News StoriesExcerpts of Key News Stories in Major Media
Note: This comprehensive list of news stories is usually updated once a week. Explore our full index to revealing excerpts of key major media news stories on several dozen engaging topics. And don't miss amazing excerpts from 20 of the most revealing news articles ever published.
After an arm of the U.N.'s World Health Organization (WHO) identified the main ingredient in Monsanto's popular weed killer Roundup as "probably carcinogenic to humans," France has taken a step to limit sales of the herbicide. On Sunday, French Ecology Minister Segolene Royal announced that the government would ban the sale of Roundup at garden centers in the country. Roundup and generic versions of glyphosate are still the most widely used herbicides in the world, among farmers and municipalities alike. As of 2012, it was the top choice of New York City for killing weeds in its parks. Farmers like Roundup because "Roundup Ready" versions of crops like corn and soybeans have been modified to specifically tolerate the herbicide, allowing growers to spray Roundup widely across their fields without damaging their crops. Shortly after the WHO announcement, Patrick Moore, who has an ecology Ph.D. and is a controversial defender of genetically modified crops, offered to drink Roundup on French television to prove its safety. But when a TV host offered him a glass of the stuff, Moore refused, and the video of the exchange quickly went viral online.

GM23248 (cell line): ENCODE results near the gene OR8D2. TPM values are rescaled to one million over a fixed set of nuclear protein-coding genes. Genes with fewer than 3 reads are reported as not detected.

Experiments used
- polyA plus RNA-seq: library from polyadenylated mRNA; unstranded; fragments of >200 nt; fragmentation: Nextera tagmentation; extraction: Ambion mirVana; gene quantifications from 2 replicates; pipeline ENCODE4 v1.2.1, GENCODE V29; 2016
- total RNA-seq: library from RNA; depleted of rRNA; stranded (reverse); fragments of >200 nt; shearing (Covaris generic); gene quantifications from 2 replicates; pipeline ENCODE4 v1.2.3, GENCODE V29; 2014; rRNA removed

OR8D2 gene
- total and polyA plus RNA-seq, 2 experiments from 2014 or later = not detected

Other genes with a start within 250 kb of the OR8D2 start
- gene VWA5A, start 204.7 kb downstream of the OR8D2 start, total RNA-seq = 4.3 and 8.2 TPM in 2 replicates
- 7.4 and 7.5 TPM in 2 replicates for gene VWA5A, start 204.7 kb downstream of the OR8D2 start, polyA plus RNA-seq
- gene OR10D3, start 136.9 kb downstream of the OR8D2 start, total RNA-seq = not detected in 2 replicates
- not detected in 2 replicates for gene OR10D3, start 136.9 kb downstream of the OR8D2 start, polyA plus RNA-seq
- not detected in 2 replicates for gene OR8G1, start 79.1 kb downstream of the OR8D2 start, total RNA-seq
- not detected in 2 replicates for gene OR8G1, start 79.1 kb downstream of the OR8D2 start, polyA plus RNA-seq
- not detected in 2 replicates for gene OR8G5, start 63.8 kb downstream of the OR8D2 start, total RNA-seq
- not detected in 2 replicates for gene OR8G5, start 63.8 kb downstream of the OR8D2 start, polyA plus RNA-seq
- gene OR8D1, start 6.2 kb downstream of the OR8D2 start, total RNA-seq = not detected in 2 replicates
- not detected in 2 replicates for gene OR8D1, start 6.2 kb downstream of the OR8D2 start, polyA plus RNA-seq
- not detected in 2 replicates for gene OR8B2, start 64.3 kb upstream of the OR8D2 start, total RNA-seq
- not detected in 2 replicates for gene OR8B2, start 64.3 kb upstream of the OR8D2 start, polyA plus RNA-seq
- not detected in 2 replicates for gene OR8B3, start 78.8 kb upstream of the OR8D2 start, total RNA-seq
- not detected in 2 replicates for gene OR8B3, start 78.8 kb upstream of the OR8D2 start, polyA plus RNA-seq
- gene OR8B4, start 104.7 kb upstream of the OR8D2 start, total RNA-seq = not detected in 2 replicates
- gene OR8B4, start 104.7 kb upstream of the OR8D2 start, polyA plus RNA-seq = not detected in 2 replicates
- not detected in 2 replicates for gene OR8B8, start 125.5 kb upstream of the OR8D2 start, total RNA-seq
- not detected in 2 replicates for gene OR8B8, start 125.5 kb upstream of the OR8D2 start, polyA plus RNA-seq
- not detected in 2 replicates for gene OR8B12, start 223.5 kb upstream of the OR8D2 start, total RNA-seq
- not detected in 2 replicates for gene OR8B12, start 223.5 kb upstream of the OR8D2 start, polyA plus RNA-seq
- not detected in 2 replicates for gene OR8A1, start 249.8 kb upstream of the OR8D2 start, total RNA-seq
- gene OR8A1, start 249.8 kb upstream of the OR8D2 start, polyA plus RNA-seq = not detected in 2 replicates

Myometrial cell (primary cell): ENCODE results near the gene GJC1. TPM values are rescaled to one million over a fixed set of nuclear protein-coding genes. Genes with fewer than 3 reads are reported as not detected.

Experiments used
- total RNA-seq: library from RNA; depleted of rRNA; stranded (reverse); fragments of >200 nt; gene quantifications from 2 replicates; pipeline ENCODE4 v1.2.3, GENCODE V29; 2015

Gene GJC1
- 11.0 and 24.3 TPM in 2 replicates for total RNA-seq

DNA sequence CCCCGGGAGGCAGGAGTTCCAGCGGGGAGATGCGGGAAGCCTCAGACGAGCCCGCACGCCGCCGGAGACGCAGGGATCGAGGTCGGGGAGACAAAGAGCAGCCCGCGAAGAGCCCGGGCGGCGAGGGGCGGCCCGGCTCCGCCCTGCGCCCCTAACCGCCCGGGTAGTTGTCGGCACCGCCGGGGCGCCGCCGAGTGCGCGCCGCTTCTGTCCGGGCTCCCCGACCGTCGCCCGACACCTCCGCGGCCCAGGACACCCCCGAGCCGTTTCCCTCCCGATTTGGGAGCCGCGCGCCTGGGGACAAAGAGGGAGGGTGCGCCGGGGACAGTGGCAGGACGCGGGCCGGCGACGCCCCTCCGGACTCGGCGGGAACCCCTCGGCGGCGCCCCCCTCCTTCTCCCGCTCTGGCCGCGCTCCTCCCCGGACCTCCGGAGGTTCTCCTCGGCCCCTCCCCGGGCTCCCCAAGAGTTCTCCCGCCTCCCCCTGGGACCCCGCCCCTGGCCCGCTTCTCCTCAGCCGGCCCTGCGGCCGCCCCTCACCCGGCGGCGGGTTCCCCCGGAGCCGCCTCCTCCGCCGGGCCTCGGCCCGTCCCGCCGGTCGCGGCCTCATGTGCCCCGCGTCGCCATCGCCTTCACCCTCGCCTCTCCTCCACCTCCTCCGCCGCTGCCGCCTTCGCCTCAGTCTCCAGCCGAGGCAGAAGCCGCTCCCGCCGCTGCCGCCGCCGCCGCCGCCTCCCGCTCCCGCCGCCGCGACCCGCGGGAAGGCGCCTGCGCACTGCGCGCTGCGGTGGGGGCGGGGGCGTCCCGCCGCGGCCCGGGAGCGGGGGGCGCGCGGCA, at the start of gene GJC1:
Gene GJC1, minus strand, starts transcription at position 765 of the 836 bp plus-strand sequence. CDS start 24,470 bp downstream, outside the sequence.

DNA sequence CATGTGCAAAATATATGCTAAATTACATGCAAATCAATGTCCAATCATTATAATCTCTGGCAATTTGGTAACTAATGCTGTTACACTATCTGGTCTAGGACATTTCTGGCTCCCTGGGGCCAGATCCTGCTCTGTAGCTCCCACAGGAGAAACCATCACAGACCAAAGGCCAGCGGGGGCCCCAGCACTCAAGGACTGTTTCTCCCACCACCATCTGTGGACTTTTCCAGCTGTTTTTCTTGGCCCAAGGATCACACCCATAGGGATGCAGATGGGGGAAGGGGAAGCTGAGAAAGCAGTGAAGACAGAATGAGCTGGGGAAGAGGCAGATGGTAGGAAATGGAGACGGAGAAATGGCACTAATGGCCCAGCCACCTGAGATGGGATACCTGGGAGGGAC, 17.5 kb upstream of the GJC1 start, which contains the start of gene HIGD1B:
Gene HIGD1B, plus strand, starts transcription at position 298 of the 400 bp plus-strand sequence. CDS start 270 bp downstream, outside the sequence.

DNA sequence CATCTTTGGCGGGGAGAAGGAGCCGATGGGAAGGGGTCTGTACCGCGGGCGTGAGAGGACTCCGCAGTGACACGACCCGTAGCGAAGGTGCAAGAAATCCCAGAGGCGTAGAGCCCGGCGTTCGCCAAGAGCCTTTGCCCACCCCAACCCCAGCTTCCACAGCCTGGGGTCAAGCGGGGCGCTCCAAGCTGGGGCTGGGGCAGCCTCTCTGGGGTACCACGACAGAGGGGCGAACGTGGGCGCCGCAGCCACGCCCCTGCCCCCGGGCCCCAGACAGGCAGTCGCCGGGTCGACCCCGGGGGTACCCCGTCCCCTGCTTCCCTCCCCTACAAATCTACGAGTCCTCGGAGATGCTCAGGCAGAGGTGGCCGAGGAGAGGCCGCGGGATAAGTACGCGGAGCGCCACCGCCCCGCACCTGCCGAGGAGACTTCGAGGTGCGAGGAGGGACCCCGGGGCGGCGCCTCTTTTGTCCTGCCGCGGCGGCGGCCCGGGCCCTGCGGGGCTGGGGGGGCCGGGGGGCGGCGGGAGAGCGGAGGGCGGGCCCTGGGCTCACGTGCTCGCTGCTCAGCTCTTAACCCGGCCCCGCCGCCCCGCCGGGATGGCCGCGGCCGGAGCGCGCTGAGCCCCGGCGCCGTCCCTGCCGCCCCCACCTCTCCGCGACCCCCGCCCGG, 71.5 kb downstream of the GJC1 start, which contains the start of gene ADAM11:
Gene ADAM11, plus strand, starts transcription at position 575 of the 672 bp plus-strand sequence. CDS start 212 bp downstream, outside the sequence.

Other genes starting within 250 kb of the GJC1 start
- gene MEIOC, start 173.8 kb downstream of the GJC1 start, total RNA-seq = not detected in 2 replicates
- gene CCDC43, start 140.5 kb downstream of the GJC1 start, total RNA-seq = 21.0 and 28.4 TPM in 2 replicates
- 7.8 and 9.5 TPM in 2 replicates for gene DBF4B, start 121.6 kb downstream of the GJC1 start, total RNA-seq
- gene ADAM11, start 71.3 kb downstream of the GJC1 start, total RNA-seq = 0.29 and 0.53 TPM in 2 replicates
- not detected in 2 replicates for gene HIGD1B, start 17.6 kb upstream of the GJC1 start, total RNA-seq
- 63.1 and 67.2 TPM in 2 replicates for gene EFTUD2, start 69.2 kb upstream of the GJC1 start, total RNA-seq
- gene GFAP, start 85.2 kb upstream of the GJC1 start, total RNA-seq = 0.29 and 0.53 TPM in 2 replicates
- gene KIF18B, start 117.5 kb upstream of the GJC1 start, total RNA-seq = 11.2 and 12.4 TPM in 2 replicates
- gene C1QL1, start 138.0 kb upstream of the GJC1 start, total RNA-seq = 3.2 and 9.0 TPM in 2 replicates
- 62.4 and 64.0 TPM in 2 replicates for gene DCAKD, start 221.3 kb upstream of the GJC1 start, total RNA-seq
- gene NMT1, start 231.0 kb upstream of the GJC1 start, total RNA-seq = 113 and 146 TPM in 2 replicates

Note: The Netherlands, Bermuda, and Sri Lanka preceded France in banning over the counter sales of Roundup. Watch a revealing documentary showing how Monsanto ruthlessly pursued farmers to stop them from planting their own seeds and corrupted judges to illegally support their efforts. For more along these lines, see concise summaries of deeply revealing news articles on corporate corruption from reliable major media sources. Then explore the excellent, reliable resources provided in our Health Information Center.